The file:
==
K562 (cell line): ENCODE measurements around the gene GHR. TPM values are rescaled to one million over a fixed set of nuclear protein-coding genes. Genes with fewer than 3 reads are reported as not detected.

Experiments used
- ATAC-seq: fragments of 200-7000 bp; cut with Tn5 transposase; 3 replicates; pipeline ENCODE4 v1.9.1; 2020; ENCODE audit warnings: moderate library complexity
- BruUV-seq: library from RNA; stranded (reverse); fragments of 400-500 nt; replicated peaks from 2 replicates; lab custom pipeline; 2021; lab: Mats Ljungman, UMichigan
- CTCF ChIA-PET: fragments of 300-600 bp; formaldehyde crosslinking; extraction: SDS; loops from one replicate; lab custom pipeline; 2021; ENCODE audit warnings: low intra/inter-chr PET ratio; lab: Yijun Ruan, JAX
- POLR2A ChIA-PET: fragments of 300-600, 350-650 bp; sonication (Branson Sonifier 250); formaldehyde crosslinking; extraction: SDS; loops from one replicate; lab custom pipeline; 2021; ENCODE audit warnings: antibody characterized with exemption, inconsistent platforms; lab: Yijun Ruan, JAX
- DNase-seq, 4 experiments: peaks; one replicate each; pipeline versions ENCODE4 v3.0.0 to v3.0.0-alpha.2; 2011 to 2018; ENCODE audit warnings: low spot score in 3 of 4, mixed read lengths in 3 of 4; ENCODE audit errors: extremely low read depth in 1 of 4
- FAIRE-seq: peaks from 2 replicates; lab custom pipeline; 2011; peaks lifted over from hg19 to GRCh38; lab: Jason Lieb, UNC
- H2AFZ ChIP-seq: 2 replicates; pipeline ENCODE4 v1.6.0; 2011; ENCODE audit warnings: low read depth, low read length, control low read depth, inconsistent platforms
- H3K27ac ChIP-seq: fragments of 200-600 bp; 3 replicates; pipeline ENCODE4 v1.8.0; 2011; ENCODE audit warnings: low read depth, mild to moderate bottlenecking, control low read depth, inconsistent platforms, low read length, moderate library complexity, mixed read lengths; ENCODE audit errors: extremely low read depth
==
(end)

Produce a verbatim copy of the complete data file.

K562 (cell line): ENCODE measurements around the gene GHR. TPM values are rescaled to one million over a fixed set of nuclear protein-coding genes. Genes with fewer than 3 reads are reported as not detected.

Experiments used
- ATAC-seq: fragments of 200-7000 bp; cut with Tn5 transposase; 3 replicates; pipeline ENCODE4 v1.9.1; 2020; ENCODE audit warnings: moderate library complexity
- BruUV-seq: library from RNA; stranded (reverse); fragments of 400-500 nt; replicated peaks from 2 replicates; lab custom pipeline; 2021; lab: Mats Ljungman, UMichigan
- CTCF ChIA-PET: fragments of 300-600 bp; formaldehyde crosslinking; extraction: SDS; loops from one replicate; lab custom pipeline; 2021; ENCODE audit warnings: low intra/inter-chr PET ratio; lab: Yijun Ruan, JAX
- POLR2A ChIA-PET: fragments of 300-600, 350-650 bp; sonication (Branson Sonifier 250); formaldehyde crosslinking; extraction: SDS; loops from one replicate; lab custom pipeline; 2021; ENCODE audit warnings: antibody characterized with exemption, inconsistent platforms; lab: Yijun Ruan, JAX
- DNase-seq, 4 experiments: peaks; one replicate each; pipeline versions ENCODE4 v3.0.0 to v3.0.0-alpha.2; 2011 to 2018; ENCODE audit warnings: low spot score in 3 of 4, mixed read lengths in 3 of 4; ENCODE audit errors: extremely low read depth in 1 of 4
- FAIRE-seq: peaks from 2 replicates; lab custom pipeline; 2011; peaks lifted over from hg19 to GRCh38; lab: Jason Lieb, UNC
- H2AFZ ChIP-seq: 2 replicates; pipeline ENCODE4 v1.6.0; 2011; ENCODE audit warnings: low read depth, low read length, control low read depth, inconsistent platforms
- H3K27ac ChIP-seq: fragments of 200-600 bp; 3 replicates; pipeline ENCODE4 v1.8.0; 2011; ENCODE audit warnings: low read depth, mild to moderate bottlenecking, control low read depth, inconsistent platforms, low read length, moderate library complexity, mixed read lengths; ENCODE audit errors: extremely low read depth